Session 3C: Meta-Synthesis Findings: Potential versus Reality

Session 3C: Meta-Synthesis Findings: Potential versus Reality

Presenter: Deborah Finfgeld-Connett, PhD, RN, FAAN, Professor, Sinclair School of Nursing, University of Missouri and member of the editorial review board for the Journal of Psychosocial Nursing and Mental Health Services

Moderator: Mary Tod Gray, PhD, RN, Professor of Nursing, East Stroudsburg University

Date and Time: Wednesday, August 6, 10:30 am to 11:20 am
Location:  Armory Room

Objectives:

  1. Identify types of meta-synthesis findings that are currently being generated.
  2.  Understand the potential impact of findings that result from primary qualitative research investigations versus those that could be producedfrom meta-syntheses.
  3. Develop insight into data analysis strategies that can be used to maximize the applicability of meta-synthesis findings in clinical practice, policy formation, and theory development.

Background. Scholars predicted that qualitative meta-synthesis research had the potential to significantly push knowledge development forward. Recently, doubts have been raised about whether this is actually occurring.

Questions. The questions that drove this examination of the meta-synthesis literature included, what types of meta-synthesis findings have been produced since Noblit and Hare’s (1988) methodological guidelines were originally published, and what types of findings should be generated in the future?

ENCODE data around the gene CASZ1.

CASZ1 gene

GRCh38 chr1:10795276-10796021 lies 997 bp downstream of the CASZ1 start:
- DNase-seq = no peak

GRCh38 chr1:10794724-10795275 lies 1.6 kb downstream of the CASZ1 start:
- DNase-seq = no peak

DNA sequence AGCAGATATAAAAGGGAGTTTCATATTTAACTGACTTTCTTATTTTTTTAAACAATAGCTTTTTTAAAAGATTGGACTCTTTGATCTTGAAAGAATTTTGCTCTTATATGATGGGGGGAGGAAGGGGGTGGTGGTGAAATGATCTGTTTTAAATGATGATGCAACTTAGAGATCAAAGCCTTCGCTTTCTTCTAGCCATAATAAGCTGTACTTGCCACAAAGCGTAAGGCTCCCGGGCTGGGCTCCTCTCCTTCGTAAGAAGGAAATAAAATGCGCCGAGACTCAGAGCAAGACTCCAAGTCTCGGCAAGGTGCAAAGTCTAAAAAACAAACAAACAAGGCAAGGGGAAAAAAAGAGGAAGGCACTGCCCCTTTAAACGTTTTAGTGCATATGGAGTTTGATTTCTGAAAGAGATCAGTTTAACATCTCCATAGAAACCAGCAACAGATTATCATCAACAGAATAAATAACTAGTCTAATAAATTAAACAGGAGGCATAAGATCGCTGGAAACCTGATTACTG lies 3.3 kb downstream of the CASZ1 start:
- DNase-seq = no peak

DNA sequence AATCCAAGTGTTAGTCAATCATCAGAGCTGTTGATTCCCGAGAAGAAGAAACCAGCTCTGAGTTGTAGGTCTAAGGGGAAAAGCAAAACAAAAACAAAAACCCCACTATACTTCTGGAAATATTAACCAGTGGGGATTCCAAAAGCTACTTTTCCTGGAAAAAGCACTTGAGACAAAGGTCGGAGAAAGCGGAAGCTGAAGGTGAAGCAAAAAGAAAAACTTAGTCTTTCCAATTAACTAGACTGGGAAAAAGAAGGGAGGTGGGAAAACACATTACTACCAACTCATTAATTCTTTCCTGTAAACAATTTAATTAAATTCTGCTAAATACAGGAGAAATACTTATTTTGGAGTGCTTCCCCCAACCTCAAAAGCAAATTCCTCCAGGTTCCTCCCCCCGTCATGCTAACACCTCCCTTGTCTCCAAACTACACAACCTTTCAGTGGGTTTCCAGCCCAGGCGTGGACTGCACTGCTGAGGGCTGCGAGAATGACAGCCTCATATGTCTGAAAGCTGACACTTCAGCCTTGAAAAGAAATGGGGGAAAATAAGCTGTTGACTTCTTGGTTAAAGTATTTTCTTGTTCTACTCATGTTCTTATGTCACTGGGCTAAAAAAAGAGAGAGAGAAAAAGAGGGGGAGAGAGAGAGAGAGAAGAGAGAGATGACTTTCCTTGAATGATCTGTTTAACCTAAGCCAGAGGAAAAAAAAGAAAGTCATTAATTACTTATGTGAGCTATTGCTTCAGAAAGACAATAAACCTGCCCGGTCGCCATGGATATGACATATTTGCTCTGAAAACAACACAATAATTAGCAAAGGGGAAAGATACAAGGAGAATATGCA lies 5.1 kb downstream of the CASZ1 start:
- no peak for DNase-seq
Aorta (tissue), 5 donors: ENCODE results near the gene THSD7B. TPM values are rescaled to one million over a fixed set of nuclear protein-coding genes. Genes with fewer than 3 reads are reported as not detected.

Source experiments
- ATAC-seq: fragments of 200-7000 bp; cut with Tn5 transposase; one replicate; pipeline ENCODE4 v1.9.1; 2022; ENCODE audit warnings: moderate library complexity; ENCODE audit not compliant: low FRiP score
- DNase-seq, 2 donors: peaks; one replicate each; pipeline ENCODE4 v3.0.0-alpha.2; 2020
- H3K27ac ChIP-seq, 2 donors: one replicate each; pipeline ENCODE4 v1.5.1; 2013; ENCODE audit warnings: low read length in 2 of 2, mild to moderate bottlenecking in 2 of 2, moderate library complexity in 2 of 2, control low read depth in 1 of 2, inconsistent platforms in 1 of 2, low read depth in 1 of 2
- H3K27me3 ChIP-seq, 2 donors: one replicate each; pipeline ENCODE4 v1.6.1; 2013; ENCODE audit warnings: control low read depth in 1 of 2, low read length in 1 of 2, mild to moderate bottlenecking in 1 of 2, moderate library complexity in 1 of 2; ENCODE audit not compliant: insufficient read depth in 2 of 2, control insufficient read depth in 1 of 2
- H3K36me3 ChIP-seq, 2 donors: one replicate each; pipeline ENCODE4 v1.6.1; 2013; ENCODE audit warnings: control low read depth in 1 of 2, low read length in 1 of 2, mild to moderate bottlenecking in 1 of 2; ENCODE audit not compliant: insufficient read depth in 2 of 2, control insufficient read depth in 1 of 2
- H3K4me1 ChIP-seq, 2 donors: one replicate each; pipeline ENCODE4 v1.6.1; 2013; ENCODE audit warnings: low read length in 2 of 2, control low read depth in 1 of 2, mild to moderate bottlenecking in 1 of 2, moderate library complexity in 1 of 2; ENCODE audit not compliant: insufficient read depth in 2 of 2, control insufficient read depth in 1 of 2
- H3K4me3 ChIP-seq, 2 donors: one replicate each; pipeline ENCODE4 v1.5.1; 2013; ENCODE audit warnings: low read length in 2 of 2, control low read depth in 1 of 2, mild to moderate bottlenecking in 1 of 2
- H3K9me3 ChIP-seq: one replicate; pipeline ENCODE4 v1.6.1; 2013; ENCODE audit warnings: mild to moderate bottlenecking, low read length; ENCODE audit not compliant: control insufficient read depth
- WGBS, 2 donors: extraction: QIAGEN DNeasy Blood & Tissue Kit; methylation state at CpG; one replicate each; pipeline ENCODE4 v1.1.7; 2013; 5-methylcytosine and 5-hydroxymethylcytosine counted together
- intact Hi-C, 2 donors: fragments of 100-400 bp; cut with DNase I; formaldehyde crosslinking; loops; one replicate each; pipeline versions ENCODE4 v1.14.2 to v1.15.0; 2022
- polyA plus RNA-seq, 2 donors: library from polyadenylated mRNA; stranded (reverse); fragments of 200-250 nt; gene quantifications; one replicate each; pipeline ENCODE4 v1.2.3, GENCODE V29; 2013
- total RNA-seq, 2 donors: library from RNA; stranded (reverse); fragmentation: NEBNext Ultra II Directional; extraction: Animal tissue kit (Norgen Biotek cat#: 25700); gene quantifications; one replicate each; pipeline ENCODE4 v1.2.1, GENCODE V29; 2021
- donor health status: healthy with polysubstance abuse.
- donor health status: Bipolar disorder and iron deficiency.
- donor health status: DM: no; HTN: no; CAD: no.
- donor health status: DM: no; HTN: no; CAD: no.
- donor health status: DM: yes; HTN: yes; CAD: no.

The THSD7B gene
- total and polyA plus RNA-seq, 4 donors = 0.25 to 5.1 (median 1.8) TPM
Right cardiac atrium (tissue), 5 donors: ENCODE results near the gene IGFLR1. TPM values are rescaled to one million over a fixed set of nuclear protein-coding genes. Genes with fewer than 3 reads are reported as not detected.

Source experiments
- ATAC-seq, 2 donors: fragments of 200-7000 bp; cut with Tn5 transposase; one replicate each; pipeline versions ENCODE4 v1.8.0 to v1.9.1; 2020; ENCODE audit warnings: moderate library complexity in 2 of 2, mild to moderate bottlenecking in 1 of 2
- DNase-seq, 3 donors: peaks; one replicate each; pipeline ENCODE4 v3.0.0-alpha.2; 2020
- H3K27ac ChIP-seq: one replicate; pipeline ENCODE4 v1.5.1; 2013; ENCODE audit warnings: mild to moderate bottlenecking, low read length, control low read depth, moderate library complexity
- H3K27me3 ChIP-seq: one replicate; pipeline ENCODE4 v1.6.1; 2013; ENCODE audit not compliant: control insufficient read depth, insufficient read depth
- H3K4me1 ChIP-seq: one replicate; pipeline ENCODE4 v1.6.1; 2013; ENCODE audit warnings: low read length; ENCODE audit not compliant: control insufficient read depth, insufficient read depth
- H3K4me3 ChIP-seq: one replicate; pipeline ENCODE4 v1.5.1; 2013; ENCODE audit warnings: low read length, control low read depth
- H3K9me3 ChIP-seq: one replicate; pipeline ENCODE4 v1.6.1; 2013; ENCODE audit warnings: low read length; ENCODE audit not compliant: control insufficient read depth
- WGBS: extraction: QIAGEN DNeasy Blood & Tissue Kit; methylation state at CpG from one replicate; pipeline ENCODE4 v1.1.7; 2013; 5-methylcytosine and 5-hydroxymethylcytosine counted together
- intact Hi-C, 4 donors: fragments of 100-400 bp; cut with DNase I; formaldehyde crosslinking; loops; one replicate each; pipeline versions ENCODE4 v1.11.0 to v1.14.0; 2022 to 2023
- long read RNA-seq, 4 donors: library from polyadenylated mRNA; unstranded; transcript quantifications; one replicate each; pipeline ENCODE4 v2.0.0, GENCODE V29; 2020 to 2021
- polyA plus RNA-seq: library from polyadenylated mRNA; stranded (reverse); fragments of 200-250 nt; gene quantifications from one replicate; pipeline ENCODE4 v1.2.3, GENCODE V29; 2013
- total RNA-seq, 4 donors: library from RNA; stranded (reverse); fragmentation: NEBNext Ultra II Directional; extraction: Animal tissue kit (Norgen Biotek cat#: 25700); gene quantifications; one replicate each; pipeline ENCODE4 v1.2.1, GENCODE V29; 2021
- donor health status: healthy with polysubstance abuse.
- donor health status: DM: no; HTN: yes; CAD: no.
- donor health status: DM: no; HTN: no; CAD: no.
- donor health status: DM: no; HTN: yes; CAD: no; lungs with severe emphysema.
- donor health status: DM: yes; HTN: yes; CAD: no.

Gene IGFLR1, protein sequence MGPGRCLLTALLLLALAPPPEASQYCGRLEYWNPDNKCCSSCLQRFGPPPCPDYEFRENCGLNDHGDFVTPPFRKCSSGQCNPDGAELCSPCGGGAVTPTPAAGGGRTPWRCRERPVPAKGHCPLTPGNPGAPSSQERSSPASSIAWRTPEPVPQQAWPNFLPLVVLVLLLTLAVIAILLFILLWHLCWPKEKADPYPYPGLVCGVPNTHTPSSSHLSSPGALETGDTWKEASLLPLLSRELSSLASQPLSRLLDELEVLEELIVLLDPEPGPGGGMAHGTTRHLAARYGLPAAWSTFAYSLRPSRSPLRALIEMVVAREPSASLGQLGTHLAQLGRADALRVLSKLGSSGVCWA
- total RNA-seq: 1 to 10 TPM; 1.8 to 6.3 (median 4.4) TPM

Methods. Findings from 100 randomly-selected meta-synthesis articles were systematically analyzed. Initially, Kearney’s (2001) five levels of findings were used to categorize these results. As analysis progressed, two main categories emerged.

Findings. Meta-synthesis investigations frequently result in isolated findings rather than findings in relationship, and opportunities to generate research hypotheses and theoretical models are not always realized. Strategies for moving findings into relationship and, ideally, models include: (a) posing more informed and focused research questions, (b) avoiding biased perceptions based on small samples, (c) randomly-selecting reports for analysis when large samples threaten full explication of the data, (d) maximizing the potential of data analysis and synthesis by dimensionalizing findings and placing them into storylines.

Conclusion.Findings from meta-synthesis investigations do not appear to be reaching their full potential. There is a need to move beyond reorganization and re-categorization of existing qualitative research findings and to  generate more meaningful interpretations based on sophisticated meta-synthesis methods.

Attendees will participate in activities to assess how they currently evaluate meta-synthesis findings and how they might revise their evaluation criteria. Time
for questions and answers will be allotted.

References:
Kearney, M. H. (2001). Levels and applications of qualitative research evidence. Research in Nursing and Health, 24, 145–153. doi: 10.1002/nur.1017

Noblit, G. W., & Hare, R. D. (1988). Meta-ethnography: Synthesizing qualitative
studies. Newbury Park, CA: Sage.

Evaluation: Click here to evaluate this session.

Powerpoint: Finfgeld_Connett_Metasynthesis

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